Television Society Awards. Grosvenor, Park Lane. Wore little white dress, big black bow, quite low neckline. Tripped over own handbag on way into hotel. Awkward frock moment. Think I got away with it. Not sure anyone noticed.
Calls for more rainbows and fewer shark attacks in Lambeth. The council has come up with a New Inishativ, nicknamed — by me — Operation Crayon. They have asked the under-fives — by way of a letter home from nursery — to ‘draw improvements they would like to see made to the borough’. Astonishingly, their drawings did not focus principally on the spiralling costs of council tax nor the pitiful collection of litter. In the main, the young of Lambeth demanded to see fewer Angry Mothers, more Sunny Days, and a substantial increase in Curly Chimney Smoke. Democracy, they say, is a messy business. Particularly with finger paint.
But next time you consider the idiosyncrasies of the system in the Palestinian elections or indeed Iran, spare a thought for the poor voters of south London who may find council policy dictated by their own toddlers.
Pondering the need for a male sexual revolution. The National Center for Men (yes, only America would have one) suggests the time has come for a Roe v. Wade-type landmark ruling which would give men ‘the freedom to enjoy lovemaking without the fear of forced procreation’ — if the word ‘lovemaking’ doesn’t put them off sex altogether, I can’t help feeling. Debate has been sparked there by a man whose partner told him she was infertile and on contraception and then got pregnant. If he’d been brighter, perhaps alarm bells would have rung a little earlier. He wasn’t, they didn’t, and he now argues he shouldn’t have to pay child maintenance.
Is he a bad father and a feckless philanderer?
Audiences on Kilroy, Question Time and Trisha know the answer off pat. ‘Put the welfare of the child fiiirst,’ they bray as one. Such instant moral high ground is more catechism than argument. But for once, let’s hear it for the poor parent. Giving Bad Dad (as we shall call him generically and a little unjustly) the legal opt-out not only seems fair to him but could ultimately allow another desperate mother-to-be, the Frozen Embryoed Natalie Evans, the child she so desperately wants without ruining her ex-boyfriend’s life in the process.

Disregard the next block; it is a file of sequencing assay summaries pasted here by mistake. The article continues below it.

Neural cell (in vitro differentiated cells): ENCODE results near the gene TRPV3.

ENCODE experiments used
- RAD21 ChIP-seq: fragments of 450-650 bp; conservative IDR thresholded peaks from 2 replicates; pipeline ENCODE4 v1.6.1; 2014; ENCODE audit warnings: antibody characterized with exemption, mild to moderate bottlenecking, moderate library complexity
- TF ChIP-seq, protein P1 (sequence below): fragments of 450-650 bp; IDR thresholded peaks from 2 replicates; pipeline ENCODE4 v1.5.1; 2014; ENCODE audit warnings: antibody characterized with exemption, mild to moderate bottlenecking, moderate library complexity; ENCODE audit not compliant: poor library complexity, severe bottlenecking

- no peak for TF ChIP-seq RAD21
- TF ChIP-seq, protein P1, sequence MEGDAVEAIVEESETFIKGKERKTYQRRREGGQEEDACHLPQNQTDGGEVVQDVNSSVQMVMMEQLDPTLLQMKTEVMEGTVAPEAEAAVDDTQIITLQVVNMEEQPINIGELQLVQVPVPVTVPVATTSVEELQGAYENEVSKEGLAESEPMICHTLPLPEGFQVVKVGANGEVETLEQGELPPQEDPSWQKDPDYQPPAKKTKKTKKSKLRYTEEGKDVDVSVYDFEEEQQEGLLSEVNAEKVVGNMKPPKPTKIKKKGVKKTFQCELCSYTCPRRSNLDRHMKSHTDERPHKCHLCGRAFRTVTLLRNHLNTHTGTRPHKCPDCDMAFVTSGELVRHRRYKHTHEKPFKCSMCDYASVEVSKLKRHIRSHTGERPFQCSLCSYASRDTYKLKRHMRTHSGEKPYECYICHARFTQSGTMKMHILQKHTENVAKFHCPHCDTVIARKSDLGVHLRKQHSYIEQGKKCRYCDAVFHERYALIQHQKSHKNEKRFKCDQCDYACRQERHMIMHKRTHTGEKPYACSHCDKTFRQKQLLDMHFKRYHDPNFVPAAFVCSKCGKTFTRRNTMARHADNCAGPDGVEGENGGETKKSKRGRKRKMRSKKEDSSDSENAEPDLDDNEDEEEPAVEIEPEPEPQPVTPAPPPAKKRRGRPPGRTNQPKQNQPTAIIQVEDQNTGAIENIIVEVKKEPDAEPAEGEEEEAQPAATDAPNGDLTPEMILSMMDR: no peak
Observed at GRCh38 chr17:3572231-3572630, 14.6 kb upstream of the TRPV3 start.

Last day at BBC London. A strange umbilical cord to cut, this one. Do they think I’m a control freak? I only mention, as they have asked what I’d like in my leaving video and who I would like them to take off rota to make it. But this has been my home for the last four years. The place I first exchanged blows with that English rose Bob Crow; the place I elicited the first confession from Tony Blair that he had got anything wrong; the place in which I became so mesmerised by Alistair Darling’s eyebrows that I was rendered too speechless to ask him a follow-up question; the place George Galloway MP has called the home of ‘that Programme in All its Hideousness’. The spiral staircase down which we once manoeuvred a Dalek live on air, the tropical fish tank that always seemed to have a BBC biro floating at the bottom of it (oh please, don’t mention the licence fee). I feel bloody lucky. There has never been a day when it was a drag to come to work here. There is not one person here I would call anything other than a friend. Well, actually, I call them lots of things, but they are mainly friends. But enough of all this rambling. Slightly concerned that they have not bought proper leaving card. Perhaps I should draw up spreadsheet with alphabetical list of names?
The Met Commissioner, Sir Ian Blair, has walked into trouble again. This time for a £34,000 bonus that detractors say he doesn’t deserve. ‘It would be wonderful if all of us could expect to receive a bonus for embarrassing our employers,’ muses the Telegraph. This week I find myself agreeing vigorously. Wonderful.
It is confusing having a child named after a Serbian dictator. I only discovered this recently. I was asked to do the paper review on Sunday am, but the death of Milosevic the night before changed the running order and inevitably the guests. When I replied to concerned text messages asking where I’d been, I spelt out — in that predictive text shorthand so beloved of teens — milo so dead. Obvious, non? It seems not. Friends, in-laws, relatives responded with alarm: ‘What? What’s wrong with Milo? So Dead? How Dead? Do you mean Milo’s not eating properly? Just off his food?’ Luckily, they realised not even a Priory Text Addict like myself would impart really bad news that way, and assumed it was the natural hyperbole of a paranoid mother. Nevertheless, have written Memo to Self not to call the next one Ratko.
Emily Maitlis is a presenter on BBC’s Newsnight and BBC News 24.